Why FinTechs Can’t Afford to NOT Monetize Their Data in 2023

Data is the same as dollars in the digital world – it’s a currency that can be reinvested into companies’ products, services, user experience, marketing, and more. For years, data around users’ engagement, geotags, general interests, and spending habits has proven valuable for companies to understand, and deliver to customers.

All industries benefit from data monetization in some capacity. Amazon uses it to optimize its supply chain and lower operating costs, Deliveroo’s scheduled deliveries are based on data and have contributed to the company’s rise in sales. Barclays has also monetized its data by cross-selling services and products through its mobile banking app.

Data is especially crucial in FinTech, where it informs businesses how to onboard users, improve security, and create smoother processes. Since FinTech is quickly becoming the backbone of the world’s monetary movements, its data has to be applied smartly. And, in the context of the current economic uncertainty, monetizing data can help FinTechs be more resilient. Whether for optimizing digital experiences, opening new revenue streams, or reimagining operating models, data monetization has to be a priority for FinTechs in 2023.

Here’s why the industry can’t afford to not monetize data in the coming year.

FinTechs still have data diamonds to unearth

FinTechs have a plethora of data that they haven’t fully tapped into. Banks in the U.S. alone have one exabyte of stored data, (for context, technologists estimate that all the words ever spoken by humans would equal five exabytes) but don’t necessarily know which data to select to monetize.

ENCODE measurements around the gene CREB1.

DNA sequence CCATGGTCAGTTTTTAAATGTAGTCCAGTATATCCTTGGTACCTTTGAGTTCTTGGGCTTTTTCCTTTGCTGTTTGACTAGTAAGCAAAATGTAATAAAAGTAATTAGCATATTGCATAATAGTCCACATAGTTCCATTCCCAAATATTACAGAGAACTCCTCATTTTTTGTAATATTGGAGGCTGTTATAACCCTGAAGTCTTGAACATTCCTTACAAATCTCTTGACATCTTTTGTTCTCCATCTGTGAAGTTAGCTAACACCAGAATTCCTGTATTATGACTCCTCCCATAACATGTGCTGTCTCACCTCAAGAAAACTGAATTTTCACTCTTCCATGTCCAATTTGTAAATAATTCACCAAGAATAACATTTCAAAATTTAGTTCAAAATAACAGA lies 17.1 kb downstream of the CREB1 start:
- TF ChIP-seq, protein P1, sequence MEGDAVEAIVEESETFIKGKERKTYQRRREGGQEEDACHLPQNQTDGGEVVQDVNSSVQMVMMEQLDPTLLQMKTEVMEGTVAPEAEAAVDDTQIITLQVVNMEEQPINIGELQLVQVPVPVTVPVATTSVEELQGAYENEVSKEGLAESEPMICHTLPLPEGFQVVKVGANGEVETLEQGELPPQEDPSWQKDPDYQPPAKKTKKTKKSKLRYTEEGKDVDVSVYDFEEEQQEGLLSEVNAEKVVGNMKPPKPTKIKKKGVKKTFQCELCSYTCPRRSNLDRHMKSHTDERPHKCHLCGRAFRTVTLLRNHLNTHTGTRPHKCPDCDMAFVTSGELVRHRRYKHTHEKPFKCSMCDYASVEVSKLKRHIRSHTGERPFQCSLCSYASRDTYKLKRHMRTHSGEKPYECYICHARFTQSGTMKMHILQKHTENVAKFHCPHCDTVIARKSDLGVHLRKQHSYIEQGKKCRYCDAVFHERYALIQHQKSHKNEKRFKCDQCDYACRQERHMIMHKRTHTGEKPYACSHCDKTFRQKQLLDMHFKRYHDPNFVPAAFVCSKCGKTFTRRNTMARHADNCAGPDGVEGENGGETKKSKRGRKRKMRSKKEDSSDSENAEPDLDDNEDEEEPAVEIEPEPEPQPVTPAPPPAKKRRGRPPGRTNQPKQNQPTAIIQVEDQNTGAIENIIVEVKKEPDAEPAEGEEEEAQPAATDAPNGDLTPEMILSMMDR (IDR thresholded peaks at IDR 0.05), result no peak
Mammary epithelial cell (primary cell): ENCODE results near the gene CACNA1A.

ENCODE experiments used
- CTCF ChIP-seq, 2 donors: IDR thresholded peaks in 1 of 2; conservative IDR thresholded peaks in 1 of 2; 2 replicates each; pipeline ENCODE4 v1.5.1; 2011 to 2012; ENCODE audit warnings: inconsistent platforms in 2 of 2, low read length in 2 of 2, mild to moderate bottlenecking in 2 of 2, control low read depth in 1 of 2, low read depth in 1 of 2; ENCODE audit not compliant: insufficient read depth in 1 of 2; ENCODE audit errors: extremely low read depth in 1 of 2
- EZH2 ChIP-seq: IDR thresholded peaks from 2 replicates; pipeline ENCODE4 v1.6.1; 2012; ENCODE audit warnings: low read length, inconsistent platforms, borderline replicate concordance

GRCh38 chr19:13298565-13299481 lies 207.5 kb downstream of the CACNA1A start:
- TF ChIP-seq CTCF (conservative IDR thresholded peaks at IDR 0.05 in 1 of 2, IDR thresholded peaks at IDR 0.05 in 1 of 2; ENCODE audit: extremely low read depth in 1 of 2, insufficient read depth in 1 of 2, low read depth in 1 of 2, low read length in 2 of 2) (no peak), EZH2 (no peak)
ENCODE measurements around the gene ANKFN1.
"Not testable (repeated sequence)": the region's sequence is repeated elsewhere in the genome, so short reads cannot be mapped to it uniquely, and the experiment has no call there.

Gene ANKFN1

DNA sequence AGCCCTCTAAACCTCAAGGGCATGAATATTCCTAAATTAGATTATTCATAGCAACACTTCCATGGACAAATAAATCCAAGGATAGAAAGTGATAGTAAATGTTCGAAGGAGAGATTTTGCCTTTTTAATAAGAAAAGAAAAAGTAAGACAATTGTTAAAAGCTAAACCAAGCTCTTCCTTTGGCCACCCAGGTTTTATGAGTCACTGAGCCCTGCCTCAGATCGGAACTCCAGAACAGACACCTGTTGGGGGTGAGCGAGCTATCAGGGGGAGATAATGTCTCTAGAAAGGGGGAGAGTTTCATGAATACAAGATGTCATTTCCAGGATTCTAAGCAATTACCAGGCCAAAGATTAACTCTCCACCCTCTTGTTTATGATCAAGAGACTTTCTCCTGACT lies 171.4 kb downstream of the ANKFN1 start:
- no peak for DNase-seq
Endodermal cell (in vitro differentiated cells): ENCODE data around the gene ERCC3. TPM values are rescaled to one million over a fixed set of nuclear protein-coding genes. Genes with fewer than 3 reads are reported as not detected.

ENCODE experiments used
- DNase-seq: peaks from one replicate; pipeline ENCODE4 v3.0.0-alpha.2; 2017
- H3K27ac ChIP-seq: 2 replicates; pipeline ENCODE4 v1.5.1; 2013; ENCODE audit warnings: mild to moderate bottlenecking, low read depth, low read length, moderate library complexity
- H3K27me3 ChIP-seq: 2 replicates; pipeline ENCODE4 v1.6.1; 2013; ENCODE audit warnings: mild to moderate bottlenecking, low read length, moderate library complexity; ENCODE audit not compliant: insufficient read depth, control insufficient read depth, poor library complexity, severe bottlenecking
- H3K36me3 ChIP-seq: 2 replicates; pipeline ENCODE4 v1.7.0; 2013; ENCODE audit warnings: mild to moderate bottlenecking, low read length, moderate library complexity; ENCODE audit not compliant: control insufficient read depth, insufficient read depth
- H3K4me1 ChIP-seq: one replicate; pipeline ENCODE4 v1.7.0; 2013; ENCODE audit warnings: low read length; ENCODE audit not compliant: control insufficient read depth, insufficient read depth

To determine which data has real worth, FinTechs need to calculate what the ROI of the data could be before embarking on the data monetization journey. It’s best to start small, running MVPs, pilots, and proof of concepts, and then scale the data project according to the wider business.

Generally speaking, the most important data for FinTechs are transaction activity, personal payment preferences, and location. However, FinTechs also need metadata (data about their data) that conveys the quality of the data, where it’s stored, and what it means. Such metadata comes from collecting quantitative and qualitative information on partners, products, and public data that contextualizes internal data. For example, reports and surveys that confirm public sentiment or tech trends.

Monetized data meets modern customer needs

Studies show that consumers are willing to pay a premium for personalized, tech-driven banking services. So, with an effective data monetization strategy, FinTechs can cater to user preferences and increase revenue flows.

As data monetization leads to business goals, new and updated tools will be developed to process larger, more complex pools of data. AI in particular will be able to generate more specific, accurate predictions from data, thus helping FinTechs to deliver better products and services ahead of time.